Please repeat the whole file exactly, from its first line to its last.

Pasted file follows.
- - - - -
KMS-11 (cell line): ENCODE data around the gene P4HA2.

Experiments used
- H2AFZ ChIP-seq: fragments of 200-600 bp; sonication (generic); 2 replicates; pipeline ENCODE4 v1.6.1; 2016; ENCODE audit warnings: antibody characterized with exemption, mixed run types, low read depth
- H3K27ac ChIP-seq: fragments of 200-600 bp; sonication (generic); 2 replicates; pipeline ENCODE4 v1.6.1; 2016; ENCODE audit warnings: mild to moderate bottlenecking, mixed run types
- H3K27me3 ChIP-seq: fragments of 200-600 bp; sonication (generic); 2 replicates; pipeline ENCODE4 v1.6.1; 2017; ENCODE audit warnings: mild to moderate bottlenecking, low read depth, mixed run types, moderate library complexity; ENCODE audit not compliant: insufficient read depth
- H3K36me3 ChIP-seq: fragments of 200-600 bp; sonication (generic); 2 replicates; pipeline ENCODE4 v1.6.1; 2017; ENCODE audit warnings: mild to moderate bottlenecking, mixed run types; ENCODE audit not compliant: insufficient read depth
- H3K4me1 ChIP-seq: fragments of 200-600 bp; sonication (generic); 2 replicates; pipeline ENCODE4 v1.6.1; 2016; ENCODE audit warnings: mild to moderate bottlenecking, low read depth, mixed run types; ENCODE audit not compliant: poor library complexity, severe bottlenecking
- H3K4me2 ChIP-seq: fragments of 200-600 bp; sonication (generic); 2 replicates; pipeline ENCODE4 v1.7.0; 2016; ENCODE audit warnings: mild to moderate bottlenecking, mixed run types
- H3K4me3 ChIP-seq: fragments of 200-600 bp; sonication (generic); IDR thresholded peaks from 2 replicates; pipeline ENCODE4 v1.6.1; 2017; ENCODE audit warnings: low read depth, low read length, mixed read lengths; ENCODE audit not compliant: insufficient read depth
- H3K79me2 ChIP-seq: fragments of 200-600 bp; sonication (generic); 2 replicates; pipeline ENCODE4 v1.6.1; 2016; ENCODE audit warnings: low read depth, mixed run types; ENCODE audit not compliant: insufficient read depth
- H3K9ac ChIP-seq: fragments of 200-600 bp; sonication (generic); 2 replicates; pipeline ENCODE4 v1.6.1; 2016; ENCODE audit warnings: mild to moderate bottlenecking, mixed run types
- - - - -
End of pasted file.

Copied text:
KMS-11 (cell line): ENCODE data around the gene P4HA2.

Experiments used
- H2AFZ ChIP-seq: fragments of 200-600 bp; sonication (generic); 2 replicates; pipeline ENCODE4 v1.6.1; 2016; ENCODE audit warnings: antibody characterized with exemption, mixed run types, low read depth
- H3K27ac ChIP-seq: fragments of 200-600 bp; sonication (generic); 2 replicates; pipeline ENCODE4 v1.6.1; 2016; ENCODE audit warnings: mild to moderate bottlenecking, mixed run types
- H3K27me3 ChIP-seq: fragments of 200-600 bp; sonication (generic); 2 replicates; pipeline ENCODE4 v1.6.1; 2017; ENCODE audit warnings: mild to moderate bottlenecking, low read depth, mixed run types, moderate library complexity; ENCODE audit not compliant: insufficient read depth
- H3K36me3 ChIP-seq: fragments of 200-600 bp; sonication (generic); 2 replicates; pipeline ENCODE4 v1.6.1; 2017; ENCODE audit warnings: mild to moderate bottlenecking, mixed run types; ENCODE audit not compliant: insufficient read depth
- H3K4me1 ChIP-seq: fragments of 200-600 bp; sonication (generic); 2 replicates; pipeline ENCODE4 v1.6.1; 2016; ENCODE audit warnings: mild to moderate bottlenecking, low read depth, mixed run types; ENCODE audit not compliant: poor library complexity, severe bottlenecking
- H3K4me2 ChIP-seq: fragments of 200-600 bp; sonication (generic); 2 replicates; pipeline ENCODE4 v1.7.0; 2016; ENCODE audit warnings: mild to moderate bottlenecking, mixed run types
- H3K4me3 ChIP-seq: fragments of 200-600 bp; sonication (generic); IDR thresholded peaks from 2 replicates; pipeline ENCODE4 v1.6.1; 2017; ENCODE audit warnings: low read depth, low read length, mixed read lengths; ENCODE audit not compliant: insufficient read depth
- H3K79me2 ChIP-seq: fragments of 200-600 bp; sonication (generic); 2 replicates; pipeline ENCODE4 v1.6.1; 2016; ENCODE audit warnings: low read depth, mixed run types; ENCODE audit not compliant: insufficient read depth
- H3K9ac ChIP-seq: fragments of 200-600 bp; sonication (generic); 2 replicates; pipeline ENCODE4 v1.6.1; 2016; ENCODE audit warnings: mild to moderate bottlenecking, mixed run types